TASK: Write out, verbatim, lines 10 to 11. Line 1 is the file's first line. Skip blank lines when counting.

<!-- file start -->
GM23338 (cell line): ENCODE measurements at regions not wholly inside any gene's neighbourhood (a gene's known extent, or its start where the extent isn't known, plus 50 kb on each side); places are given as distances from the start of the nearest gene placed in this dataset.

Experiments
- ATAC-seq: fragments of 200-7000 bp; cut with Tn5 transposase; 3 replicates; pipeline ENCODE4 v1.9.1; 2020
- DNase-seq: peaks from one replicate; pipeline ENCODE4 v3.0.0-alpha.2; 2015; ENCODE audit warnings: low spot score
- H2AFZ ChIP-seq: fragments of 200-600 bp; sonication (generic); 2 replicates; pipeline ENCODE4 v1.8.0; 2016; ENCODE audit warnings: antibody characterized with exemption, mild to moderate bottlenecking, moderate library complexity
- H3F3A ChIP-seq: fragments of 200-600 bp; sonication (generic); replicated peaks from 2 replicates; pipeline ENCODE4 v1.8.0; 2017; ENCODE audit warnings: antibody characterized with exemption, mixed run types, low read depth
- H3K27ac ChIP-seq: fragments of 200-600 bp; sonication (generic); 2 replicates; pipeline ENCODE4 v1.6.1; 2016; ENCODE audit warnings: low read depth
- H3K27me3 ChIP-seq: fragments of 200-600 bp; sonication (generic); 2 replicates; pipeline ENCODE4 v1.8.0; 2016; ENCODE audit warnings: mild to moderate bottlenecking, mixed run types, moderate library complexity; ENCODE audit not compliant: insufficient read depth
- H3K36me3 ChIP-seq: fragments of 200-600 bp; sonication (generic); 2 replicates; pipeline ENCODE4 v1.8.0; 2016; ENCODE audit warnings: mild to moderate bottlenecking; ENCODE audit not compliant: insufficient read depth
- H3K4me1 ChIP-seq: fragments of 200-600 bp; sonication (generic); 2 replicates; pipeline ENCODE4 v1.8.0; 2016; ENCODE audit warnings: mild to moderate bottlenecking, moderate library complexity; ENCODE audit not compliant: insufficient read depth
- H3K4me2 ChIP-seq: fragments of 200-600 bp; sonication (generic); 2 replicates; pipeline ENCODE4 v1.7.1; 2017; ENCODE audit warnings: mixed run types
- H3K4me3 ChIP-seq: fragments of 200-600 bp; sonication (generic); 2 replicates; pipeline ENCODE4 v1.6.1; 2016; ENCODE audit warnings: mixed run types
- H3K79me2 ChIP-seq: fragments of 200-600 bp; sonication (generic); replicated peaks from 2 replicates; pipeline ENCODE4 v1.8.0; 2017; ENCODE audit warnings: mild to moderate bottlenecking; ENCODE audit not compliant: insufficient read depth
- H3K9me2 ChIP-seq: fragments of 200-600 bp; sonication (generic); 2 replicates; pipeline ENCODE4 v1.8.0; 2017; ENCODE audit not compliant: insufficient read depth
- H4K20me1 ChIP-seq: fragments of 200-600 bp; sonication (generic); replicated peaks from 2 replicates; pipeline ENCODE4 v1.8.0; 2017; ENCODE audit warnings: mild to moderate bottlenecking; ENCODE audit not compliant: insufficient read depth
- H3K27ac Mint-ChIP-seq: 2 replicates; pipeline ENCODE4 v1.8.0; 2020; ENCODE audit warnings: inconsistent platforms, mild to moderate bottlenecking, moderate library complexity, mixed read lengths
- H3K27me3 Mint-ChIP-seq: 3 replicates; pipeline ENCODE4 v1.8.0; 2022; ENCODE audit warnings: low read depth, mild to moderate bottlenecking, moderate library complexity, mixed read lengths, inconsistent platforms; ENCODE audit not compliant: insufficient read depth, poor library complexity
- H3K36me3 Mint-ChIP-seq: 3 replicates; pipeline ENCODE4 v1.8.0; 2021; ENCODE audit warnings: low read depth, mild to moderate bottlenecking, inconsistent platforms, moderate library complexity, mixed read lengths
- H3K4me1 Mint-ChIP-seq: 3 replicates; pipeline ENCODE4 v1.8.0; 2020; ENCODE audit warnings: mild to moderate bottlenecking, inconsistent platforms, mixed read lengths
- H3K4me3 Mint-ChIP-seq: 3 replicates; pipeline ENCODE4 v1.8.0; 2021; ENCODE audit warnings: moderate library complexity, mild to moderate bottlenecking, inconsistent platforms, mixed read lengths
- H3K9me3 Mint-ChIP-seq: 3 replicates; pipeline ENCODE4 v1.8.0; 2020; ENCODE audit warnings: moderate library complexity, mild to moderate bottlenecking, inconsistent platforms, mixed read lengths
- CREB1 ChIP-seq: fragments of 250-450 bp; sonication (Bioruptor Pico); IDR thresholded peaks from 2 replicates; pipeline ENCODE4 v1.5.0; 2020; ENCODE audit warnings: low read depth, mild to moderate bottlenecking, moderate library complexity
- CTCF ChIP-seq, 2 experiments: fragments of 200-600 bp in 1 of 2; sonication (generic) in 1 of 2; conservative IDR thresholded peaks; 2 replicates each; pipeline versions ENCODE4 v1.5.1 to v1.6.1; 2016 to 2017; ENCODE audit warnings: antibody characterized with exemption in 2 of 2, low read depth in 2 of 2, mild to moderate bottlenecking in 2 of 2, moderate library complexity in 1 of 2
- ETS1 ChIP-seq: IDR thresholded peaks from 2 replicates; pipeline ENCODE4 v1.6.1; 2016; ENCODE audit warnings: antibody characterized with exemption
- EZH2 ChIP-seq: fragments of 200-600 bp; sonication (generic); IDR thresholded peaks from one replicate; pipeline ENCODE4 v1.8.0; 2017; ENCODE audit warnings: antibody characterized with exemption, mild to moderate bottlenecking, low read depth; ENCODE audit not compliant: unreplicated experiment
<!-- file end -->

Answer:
- H3K4me1 ChIP-seq: fragments of 200-600 bp; sonication (generic); 2 replicates; pipeline ENCODE4 v1.8.0; 2016; ENCODE audit warnings: mild to moderate bottlenecking, moderate library complexity; ENCODE audit not compliant: insufficient read depth
- H3K4me2 ChIP-seq: fragments of 200-600 bp; sonication (generic); 2 replicates; pipeline ENCODE4 v1.7.1; 2017; ENCODE audit warnings: mixed run types